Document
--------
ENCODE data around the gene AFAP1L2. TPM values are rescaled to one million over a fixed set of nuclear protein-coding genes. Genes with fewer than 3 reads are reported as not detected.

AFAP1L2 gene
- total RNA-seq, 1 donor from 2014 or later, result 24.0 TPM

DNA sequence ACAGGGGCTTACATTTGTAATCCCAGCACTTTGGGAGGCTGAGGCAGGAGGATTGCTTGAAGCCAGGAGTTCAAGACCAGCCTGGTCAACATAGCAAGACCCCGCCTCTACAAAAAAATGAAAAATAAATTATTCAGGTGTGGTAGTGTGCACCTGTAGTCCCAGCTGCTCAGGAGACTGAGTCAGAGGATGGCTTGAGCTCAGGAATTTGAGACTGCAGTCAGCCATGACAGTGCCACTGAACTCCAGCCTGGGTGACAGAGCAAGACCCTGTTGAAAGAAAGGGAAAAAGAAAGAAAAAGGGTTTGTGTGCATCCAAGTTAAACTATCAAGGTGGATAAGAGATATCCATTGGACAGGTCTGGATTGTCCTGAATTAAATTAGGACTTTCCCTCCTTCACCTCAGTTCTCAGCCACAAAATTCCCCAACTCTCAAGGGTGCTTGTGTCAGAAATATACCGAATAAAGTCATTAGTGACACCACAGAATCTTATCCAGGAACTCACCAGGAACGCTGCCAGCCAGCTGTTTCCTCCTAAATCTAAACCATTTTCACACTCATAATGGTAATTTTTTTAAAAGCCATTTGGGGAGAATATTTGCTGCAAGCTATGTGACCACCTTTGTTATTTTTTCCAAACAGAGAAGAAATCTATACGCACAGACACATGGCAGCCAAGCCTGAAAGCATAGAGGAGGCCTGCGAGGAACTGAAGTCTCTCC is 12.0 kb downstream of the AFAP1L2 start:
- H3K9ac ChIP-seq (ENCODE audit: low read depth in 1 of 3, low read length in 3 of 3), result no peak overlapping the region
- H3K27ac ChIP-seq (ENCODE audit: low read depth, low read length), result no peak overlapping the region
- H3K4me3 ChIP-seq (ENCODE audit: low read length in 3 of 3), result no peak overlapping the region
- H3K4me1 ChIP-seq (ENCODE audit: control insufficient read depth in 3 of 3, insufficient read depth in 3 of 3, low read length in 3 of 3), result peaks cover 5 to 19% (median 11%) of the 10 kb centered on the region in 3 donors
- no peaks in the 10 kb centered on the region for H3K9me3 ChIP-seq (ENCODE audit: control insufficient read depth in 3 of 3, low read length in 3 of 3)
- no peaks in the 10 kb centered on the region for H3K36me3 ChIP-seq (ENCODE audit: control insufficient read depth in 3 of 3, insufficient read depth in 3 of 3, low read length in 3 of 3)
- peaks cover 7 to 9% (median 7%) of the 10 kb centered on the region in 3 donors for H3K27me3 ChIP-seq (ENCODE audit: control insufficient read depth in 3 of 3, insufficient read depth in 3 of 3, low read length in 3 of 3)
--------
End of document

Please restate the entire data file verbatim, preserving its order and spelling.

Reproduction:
ENCODE data around the gene AFAP1L2. TPM values are rescaled to one million over a fixed set of nuclear protein-coding genes. Genes with fewer than 3 reads are reported as not detected.

AFAP1L2 gene
- total RNA-seq, 1 donor from 2014 or later, result 24.0 TPM

DNA sequence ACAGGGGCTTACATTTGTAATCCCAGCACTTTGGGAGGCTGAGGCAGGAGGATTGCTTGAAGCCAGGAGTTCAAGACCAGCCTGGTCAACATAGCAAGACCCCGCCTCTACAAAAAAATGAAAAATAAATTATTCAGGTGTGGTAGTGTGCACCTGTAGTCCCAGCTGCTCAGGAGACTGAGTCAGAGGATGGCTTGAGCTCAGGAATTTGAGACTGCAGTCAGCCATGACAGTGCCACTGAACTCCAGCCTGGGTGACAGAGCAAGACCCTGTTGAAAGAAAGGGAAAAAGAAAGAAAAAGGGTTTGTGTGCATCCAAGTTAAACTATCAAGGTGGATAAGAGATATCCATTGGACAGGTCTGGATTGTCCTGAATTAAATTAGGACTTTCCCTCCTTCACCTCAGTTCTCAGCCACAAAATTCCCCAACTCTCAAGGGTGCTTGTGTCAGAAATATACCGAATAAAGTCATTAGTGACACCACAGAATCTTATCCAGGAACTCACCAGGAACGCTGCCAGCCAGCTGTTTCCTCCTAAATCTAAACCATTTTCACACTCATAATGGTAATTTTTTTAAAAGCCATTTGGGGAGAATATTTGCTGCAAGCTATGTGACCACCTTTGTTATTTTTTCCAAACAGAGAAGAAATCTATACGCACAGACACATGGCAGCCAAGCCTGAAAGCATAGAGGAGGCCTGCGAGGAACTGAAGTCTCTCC is 12.0 kb downstream of the AFAP1L2 start:
- H3K9ac ChIP-seq (ENCODE audit: low read depth in 1 of 3, low read length in 3 of 3), result no peak overlapping the region
- H3K27ac ChIP-seq (ENCODE audit: low read depth, low read length), result no peak overlapping the region
- H3K4me3 ChIP-seq (ENCODE audit: low read length in 3 of 3), result no peak overlapping the region
- H3K4me1 ChIP-seq (ENCODE audit: control insufficient read depth in 3 of 3, insufficient read depth in 3 of 3, low read length in 3 of 3), result peaks cover 5 to 19% (median 11%) of the 10 kb centered on the region in 3 donors
- no peaks in the 10 kb centered on the region for H3K9me3 ChIP-seq (ENCODE audit: control insufficient read depth in 3 of 3, low read length in 3 of 3)
- no peaks in the 10 kb centered on the region for H3K36me3 ChIP-seq (ENCODE audit: control insufficient read depth in 3 of 3, insufficient read depth in 3 of 3, low read length in 3 of 3)
- peaks cover 7 to 9% (median 7%) of the 10 kb centered on the region in 3 donors for H3K27me3 ChIP-seq (ENCODE audit: control insufficient read depth in 3 of 3, insufficient read depth in 3 of 3, low read length in 3 of 3)